The December 20th Issue of The American
As our maritime reporter states so well on today’s front page, “A fishing community in Maine is once again suffering a brutal reminder that the price of fish can’t be measured in dollars alone.” Residents of Deer Isle and Stonington are maintaining a vigil for two of their own who went out to sea and have not been heard from since Saturday.
At this time of year, we all strive to be “good for goodness sake.” You’ll be wishing certain Maine state employees would strive a little harder. Bad behavior and workplace discrimination have cost Maine taxpayers more than $2 million in settlements and litigation costs. Page 1.
It’s the end of an era. Sunday bingo in Franklin is going the way of the Edsel and the carrier pigeon. Too few players, too much competition from Hollywood Casino. Farewell.
Speaking of farewell ... if the Mayans were correct and Friday is the end of time, we’d like to thank you for reading this. In the event of Apocalypse, all new and renewing subscribers will be eligible for a refund. But that’s as much as we can promise. Story, Page 1.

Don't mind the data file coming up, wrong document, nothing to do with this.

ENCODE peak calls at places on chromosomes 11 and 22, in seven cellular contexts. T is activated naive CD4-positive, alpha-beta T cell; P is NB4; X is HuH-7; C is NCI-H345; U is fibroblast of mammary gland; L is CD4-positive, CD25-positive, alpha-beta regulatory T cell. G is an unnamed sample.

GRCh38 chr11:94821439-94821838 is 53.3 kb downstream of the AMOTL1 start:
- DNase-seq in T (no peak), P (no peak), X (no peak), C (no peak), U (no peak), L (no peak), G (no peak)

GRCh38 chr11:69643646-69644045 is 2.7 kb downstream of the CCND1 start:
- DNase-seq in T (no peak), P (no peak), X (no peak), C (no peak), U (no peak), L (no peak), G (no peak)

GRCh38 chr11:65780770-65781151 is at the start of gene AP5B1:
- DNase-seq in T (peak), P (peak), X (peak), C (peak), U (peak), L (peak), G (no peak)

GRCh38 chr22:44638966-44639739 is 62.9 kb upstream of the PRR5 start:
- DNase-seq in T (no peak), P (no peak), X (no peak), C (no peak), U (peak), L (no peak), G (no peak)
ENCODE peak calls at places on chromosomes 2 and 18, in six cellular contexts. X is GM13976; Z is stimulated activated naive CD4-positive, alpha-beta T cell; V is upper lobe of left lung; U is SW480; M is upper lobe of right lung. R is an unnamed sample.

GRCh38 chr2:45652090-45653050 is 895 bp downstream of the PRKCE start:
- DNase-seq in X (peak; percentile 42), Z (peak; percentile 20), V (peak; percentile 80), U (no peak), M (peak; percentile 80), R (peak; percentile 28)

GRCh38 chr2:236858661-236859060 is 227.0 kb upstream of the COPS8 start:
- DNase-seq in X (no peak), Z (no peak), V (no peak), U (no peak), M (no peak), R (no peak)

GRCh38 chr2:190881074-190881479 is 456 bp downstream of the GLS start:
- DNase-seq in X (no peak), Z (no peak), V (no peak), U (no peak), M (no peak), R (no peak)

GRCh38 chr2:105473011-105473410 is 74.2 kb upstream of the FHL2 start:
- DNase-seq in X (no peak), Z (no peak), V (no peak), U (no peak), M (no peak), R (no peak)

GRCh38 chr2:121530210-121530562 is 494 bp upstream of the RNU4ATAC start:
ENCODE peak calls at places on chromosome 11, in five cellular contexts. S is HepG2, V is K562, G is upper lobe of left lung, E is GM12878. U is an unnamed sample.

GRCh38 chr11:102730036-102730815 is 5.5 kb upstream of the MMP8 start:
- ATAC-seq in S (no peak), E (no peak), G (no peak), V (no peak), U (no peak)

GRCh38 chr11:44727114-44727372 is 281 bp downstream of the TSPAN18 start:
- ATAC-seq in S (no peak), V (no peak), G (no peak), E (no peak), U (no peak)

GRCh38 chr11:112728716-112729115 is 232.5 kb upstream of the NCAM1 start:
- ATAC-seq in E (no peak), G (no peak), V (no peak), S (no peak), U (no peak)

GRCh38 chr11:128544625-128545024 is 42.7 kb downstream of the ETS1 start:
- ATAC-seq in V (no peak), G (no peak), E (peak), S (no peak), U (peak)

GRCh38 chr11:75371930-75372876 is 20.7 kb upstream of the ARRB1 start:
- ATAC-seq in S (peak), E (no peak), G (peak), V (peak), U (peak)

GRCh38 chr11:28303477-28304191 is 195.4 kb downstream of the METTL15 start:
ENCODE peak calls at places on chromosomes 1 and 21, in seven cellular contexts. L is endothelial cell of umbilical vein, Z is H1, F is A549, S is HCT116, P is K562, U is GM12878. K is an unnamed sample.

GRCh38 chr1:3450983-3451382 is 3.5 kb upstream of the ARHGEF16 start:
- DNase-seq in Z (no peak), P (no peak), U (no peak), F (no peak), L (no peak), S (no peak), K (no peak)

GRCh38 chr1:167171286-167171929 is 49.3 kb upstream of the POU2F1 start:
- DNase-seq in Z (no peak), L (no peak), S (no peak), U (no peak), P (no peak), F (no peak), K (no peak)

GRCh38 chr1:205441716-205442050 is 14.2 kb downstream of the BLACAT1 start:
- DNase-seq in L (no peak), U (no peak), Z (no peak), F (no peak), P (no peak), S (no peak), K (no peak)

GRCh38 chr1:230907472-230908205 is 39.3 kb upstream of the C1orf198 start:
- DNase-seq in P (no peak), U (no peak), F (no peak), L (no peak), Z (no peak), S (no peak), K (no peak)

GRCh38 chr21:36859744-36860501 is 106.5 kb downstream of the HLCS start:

We also have this week a complete list of Christmas services at churches throughout the county, a roundup of police and court activities, high school basketball, a very cool Christmas story by a Deer Isle writer, area school honor rolls, the latest on the Eastern Maine Development Corp. and the current state of the town of Bucksport and Bangor Gas, where mediation might be needed.
All in The American ... The Ellsworth American ... serving the community since 1851, the year Charles Manby Smith wrote “Christmas in the Metropolis” wherein he observed: “Eating and drinking, after all, are the chief and paramount obligations of the Christmas season. As the month grows older, the great gastronomic anniversary is heralded at every turn by signs more abundant and less equivocal. Among the dealers in eatables, one and all of whom are now putting in their sickles for the harvest, the grocer, who is independent of the weather, leads off the dance. Long before the holly and the mistletoe have come to town, he has received his stock of Christmas fruit, on the sale of which, it may be, the profit or loss of the whole year's trading is depending.”
Merry Christmas to all!